Sold at 137,000 miles when my insurance policy turned out to be twice what the Allstate agent had said it would, and New York refused to do anything about the fraud (and I couldn’t get another policy -- and Allstate wanted a retroactive payment for the retroactive premium increase!). Managed to sell the car to a friend, for $50; a year or two later it turned up again, and another friend took it to Rhode Island, sold it later, and saw it a year or two later, still on the road and looking as bad as ever.
The two door had a much different look than the normally-grilled four door. It was a tough car that put up with a lot of abuse.
Extremely comfortable car, very good handling for something that size (or even for something much smaller), decent gas mileage, sold (why did I do that?) at about 110,000 miles. Came by it a year later at Rutgers, with CB equipment drilled into it. Original 318/TorqueFlite. Another “Why’d I sell it?” foolish decision I would probably not make again.
2.2 liter 5-speed. Bought it at Autoland of Springfield NJ. Autoland and a couple of other dealers helped me to get a new car via "voluntary buyback" from Chrysler. A nice deal in the end, I got a nicer Sundance (they improved the clutch and sound insulation; it seemed to be better made; and it had the 2.5 engine!) brand new for little extra cost. Turned out later the dealers were the main problem with the car. This is a terrible picture but it is the only one I have. I checked out the car by VIN and it appears that it was resold at auction by on September 2, 1993, resold by a dealer on October 19, 1993 to someone in Annville, Pennsylvania; resold to someone in Ware, Massachussetts in 1997; and junked on October 20, 2000. The car had 107,954 miles on it at that time, and it was given a salvage title; I don’t know why.
2.5 liter 5-speed. Added Yokohama Avid MDH-4 tires and it handled more like a Neon than a Sundance. About $60/tire including mounting and balancing to transform the entire car. They were still 185/70R14s, and the ride was as nice, but on water it held its grip, and on dry pavement it cornered quickly. Even better in snow. Added a K & N filter, but doesn’t make much of a difference except making a throatier sound under low-rpm acceleration. Passed its 40,000 mile checkup with no problems - original brakes were still okay. Sold it for the Spirit R/T.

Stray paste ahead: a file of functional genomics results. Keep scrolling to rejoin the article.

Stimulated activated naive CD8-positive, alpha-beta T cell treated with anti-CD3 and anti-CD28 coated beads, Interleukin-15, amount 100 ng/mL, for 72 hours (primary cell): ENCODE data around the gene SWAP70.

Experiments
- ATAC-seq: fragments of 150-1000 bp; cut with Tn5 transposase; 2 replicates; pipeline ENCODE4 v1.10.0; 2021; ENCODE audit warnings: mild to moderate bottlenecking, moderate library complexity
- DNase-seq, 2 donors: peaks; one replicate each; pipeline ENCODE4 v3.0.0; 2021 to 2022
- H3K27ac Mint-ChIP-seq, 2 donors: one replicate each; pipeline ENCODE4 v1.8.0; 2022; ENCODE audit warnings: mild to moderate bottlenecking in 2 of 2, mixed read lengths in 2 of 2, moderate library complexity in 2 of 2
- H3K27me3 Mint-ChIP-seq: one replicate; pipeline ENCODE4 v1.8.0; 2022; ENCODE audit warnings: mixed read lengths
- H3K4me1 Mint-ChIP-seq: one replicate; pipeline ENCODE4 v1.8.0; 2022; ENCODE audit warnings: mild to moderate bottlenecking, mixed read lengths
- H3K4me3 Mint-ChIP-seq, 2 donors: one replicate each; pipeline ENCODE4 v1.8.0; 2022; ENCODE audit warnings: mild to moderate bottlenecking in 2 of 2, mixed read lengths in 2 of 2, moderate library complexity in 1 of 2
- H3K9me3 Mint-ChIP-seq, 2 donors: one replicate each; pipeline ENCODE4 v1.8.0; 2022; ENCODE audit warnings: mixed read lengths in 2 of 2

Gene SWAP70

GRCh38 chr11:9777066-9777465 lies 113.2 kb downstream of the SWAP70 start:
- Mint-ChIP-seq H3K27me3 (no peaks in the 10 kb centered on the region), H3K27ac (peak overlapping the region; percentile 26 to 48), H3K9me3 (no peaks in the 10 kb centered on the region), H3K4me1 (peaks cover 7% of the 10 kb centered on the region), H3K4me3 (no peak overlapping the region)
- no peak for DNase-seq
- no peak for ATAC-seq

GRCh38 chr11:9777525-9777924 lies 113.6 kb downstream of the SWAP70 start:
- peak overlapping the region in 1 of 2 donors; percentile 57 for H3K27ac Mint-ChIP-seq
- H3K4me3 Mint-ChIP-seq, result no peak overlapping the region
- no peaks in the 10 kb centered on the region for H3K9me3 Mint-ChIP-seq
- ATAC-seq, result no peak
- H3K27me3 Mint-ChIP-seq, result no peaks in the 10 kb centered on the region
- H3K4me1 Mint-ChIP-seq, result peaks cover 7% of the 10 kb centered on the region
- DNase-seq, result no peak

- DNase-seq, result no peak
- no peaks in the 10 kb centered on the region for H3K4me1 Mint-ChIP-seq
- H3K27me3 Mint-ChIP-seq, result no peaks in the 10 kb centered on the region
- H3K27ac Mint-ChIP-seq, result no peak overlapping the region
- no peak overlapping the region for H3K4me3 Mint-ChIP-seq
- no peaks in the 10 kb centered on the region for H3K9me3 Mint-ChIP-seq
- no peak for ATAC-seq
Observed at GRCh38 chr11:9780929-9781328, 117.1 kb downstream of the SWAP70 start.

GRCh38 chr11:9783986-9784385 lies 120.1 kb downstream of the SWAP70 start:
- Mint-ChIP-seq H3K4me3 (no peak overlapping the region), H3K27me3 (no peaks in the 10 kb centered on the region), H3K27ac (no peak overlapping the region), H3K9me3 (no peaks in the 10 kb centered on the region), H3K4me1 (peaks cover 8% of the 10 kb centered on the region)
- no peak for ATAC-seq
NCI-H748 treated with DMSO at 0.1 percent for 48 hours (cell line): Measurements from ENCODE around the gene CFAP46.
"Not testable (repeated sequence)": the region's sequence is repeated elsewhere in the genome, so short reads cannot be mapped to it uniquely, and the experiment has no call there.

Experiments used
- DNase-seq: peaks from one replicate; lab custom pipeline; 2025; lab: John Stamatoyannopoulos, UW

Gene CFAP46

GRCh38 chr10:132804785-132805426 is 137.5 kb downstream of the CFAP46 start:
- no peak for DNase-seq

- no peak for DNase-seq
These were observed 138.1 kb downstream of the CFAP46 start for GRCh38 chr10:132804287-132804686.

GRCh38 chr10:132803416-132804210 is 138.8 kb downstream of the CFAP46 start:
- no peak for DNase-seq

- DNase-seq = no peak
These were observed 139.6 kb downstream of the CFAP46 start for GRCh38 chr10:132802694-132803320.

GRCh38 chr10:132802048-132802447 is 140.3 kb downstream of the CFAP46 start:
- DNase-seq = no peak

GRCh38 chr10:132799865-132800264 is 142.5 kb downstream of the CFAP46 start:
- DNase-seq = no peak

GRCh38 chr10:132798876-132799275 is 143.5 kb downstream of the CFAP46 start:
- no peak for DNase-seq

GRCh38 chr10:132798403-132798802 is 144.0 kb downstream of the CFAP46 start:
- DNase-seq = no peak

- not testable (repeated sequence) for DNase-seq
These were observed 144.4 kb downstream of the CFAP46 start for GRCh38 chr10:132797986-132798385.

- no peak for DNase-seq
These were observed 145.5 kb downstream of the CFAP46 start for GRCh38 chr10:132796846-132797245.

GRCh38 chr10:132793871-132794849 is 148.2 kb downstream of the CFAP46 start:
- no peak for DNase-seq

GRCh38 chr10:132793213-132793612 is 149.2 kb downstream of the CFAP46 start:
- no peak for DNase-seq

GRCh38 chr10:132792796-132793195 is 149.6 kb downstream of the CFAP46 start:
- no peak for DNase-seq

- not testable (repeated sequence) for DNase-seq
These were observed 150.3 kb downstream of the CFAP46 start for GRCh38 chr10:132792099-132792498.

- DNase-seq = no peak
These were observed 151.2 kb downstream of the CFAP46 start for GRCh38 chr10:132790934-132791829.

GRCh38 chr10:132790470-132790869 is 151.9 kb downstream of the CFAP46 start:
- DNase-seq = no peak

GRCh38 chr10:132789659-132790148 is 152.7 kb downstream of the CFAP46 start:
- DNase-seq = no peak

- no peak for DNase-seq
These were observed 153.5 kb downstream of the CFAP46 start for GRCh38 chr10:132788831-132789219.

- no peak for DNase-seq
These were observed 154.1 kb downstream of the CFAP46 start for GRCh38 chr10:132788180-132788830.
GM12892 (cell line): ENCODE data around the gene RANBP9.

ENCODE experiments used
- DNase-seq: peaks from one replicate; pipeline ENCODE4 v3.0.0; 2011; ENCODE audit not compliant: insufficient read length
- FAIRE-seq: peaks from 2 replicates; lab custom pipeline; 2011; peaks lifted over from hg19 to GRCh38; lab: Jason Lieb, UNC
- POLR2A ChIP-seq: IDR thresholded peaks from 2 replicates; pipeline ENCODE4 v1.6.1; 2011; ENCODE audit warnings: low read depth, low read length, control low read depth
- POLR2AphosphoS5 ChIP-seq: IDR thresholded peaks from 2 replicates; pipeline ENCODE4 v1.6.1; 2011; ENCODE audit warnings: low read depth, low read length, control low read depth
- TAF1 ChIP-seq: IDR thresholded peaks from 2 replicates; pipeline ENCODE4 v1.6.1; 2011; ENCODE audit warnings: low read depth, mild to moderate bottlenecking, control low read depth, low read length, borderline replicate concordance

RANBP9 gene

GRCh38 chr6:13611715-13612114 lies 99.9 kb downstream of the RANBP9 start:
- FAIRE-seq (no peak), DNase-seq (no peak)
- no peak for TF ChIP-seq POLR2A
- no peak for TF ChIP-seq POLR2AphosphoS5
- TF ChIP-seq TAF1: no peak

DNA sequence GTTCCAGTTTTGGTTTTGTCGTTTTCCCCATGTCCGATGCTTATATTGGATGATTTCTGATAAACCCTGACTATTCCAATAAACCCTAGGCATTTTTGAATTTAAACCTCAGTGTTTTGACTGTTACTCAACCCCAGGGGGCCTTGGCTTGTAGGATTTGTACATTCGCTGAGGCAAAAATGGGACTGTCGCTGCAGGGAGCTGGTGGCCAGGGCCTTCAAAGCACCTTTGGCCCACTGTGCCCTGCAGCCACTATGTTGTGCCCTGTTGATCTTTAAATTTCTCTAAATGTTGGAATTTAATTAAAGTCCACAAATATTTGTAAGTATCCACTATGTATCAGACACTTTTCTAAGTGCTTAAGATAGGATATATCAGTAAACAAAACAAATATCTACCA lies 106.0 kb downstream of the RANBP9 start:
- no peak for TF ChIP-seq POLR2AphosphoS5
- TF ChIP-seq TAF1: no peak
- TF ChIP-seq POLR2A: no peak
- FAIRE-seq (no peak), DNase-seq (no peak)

Moving over to Dodge again...95,700 miles when I got it. Has all the things I’ve never had in a car - power windows, power locks (the Neon does have those), Infinity sound system, effective burglar alarm with remote door opener!, remote hood opener (the Neon has that too), and the need for premium gas. So far I’ve been averaging 27 mpg or so on routes where the Sundance achieved about 30.4 mpg. On the other hand I’ve found 224 hp and 218 lb-ft of torque to be handy now and then. The only modifications I can see are the K&N air filter and 2.5" smoothly-bent exhaust pipes. (Sold to Dave Strz). Photos in our Spirit R/T section.
Departing from the Plymouth tendencies...my wife’s roomy zoomy Neon. Cool car. No problems at the 40,000 mile checkup - original tires and brakes all OK. This car became mine as of 2003 when my wife got a 300M. I waited long enough, don’t you think? (Now has 95,000 miles.) Photos in our Neon section. Finally sold with 108,000 miles in 2005.
Acquired by my wife in 2003, allowing me to get the Neon. Sold to Chris Carpenter in late 2013. I miss it.
Five-speed with the full turbo. Sold it in favor of a 2006 Chrysler Town & Country which I’d love to replace with a smaller car, but it’s so danged useful.
Sold. An exceedingly utilitarian car. Comfortable enough, yes, powerful enough, soft and forgiving, and easy to abuse by loading it with stuff.
A slant six. I said I’d never get another! Here’s the review.
Why? Why would I buy an Aero, for one? Why a 2013, the worst possible year? What am I, an idiot? See the review.
The First Transistor Radio
All Mopar Car and Truck News
FCA at the Eiffels
Chrysler: Port Melbourne